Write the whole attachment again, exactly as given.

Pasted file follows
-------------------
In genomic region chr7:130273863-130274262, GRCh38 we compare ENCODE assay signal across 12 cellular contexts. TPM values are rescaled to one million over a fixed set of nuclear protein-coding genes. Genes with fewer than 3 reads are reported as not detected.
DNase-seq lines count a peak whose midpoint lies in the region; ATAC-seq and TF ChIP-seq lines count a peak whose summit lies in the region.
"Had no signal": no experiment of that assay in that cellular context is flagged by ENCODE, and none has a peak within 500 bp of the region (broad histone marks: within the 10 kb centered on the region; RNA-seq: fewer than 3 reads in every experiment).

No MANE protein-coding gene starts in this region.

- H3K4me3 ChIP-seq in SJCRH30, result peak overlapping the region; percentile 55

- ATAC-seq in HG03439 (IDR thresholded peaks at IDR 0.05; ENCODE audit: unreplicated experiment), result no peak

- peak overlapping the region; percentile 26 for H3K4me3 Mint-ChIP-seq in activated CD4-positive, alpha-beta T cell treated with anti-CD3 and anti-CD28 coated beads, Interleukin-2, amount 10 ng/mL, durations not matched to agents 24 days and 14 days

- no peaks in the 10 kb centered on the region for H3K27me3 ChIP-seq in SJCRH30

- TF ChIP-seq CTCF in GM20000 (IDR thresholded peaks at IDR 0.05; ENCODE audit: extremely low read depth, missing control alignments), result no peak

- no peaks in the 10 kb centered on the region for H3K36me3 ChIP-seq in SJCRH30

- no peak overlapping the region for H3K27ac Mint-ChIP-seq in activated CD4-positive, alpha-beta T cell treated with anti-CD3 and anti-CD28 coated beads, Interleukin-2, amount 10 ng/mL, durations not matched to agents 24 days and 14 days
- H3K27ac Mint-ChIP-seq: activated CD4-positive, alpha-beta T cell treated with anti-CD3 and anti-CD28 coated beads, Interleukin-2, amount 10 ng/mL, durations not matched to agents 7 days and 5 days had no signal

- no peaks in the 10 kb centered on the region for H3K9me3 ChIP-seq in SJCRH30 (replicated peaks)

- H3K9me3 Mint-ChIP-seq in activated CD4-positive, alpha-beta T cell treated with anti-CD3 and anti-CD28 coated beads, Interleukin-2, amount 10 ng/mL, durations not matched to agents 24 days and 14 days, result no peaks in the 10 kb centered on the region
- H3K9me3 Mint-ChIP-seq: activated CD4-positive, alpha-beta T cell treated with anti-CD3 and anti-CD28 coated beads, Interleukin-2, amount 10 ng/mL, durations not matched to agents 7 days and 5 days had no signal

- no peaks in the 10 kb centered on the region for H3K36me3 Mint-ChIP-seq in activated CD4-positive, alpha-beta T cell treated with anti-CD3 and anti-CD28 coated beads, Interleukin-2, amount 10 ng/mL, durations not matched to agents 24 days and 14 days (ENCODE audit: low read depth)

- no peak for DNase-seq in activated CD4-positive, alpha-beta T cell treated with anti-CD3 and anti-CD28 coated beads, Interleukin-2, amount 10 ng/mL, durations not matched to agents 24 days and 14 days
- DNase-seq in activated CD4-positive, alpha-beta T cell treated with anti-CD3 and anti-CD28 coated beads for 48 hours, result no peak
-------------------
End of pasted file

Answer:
In genomic region chr7:130273863-130274262, GRCh38 we compare ENCODE assay signal across 12 cellular contexts. TPM values are rescaled to one million over a fixed set of nuclear protein-coding genes. Genes with fewer than 3 reads are reported as not detected.
DNase-seq lines count a peak whose midpoint lies in the region; ATAC-seq and TF ChIP-seq lines count a peak whose summit lies in the region.
"Had no signal": no experiment of that assay in that cellular context is flagged by ENCODE, and none has a peak within 500 bp of the region (broad histone marks: within the 10 kb centered on the region; RNA-seq: fewer than 3 reads in every experiment).

No MANE protein-coding gene starts in this region.

- H3K4me3 ChIP-seq in SJCRH30, result peak overlapping the region; percentile 55

- ATAC-seq in HG03439 (IDR thresholded peaks at IDR 0.05; ENCODE audit: unreplicated experiment), result no peak

- peak overlapping the region; percentile 26 for H3K4me3 Mint-ChIP-seq in activated CD4-positive, alpha-beta T cell treated with anti-CD3 and anti-CD28 coated beads, Interleukin-2, amount 10 ng/mL, durations not matched to agents 24 days and 14 days

- no peaks in the 10 kb centered on the region for H3K27me3 ChIP-seq in SJCRH30

- TF ChIP-seq CTCF in GM20000 (IDR thresholded peaks at IDR 0.05; ENCODE audit: extremely low read depth, missing control alignments), result no peak

- no peaks in the 10 kb centered on the region for H3K36me3 ChIP-seq in SJCRH30

- no peak overlapping the region for H3K27ac Mint-ChIP-seq in activated CD4-positive, alpha-beta T cell treated with anti-CD3 and anti-CD28 coated beads, Interleukin-2, amount 10 ng/mL, durations not matched to agents 24 days and 14 days
- H3K27ac Mint-ChIP-seq: activated CD4-positive, alpha-beta T cell treated with anti-CD3 and anti-CD28 coated beads, Interleukin-2, amount 10 ng/mL, durations not matched to agents 7 days and 5 days had no signal

- no peaks in the 10 kb centered on the region for H3K9me3 ChIP-seq in SJCRH30 (replicated peaks)

- H3K9me3 Mint-ChIP-seq in activated CD4-positive, alpha-beta T cell treated with anti-CD3 and anti-CD28 coated beads, Interleukin-2, amount 10 ng/mL, durations not matched to agents 24 days and 14 days, result no peaks in the 10 kb centered on the region
- H3K9me3 Mint-ChIP-seq: activated CD4-positive, alpha-beta T cell treated with anti-CD3 and anti-CD28 coated beads, Interleukin-2, amount 10 ng/mL, durations not matched to agents 7 days and 5 days had no signal

- no peaks in the 10 kb centered on the region for H3K36me3 Mint-ChIP-seq in activated CD4-positive, alpha-beta T cell treated with anti-CD3 and anti-CD28 coated beads, Interleukin-2, amount 10 ng/mL, durations not matched to agents 24 days and 14 days (ENCODE audit: low read depth)

- no peak for DNase-seq in activated CD4-positive, alpha-beta T cell treated with anti-CD3 and anti-CD28 coated beads, Interleukin-2, amount 10 ng/mL, durations not matched to agents 24 days and 14 days
- DNase-seq in activated CD4-positive, alpha-beta T cell treated with anti-CD3 and anti-CD28 coated beads for 48 hours, result no peak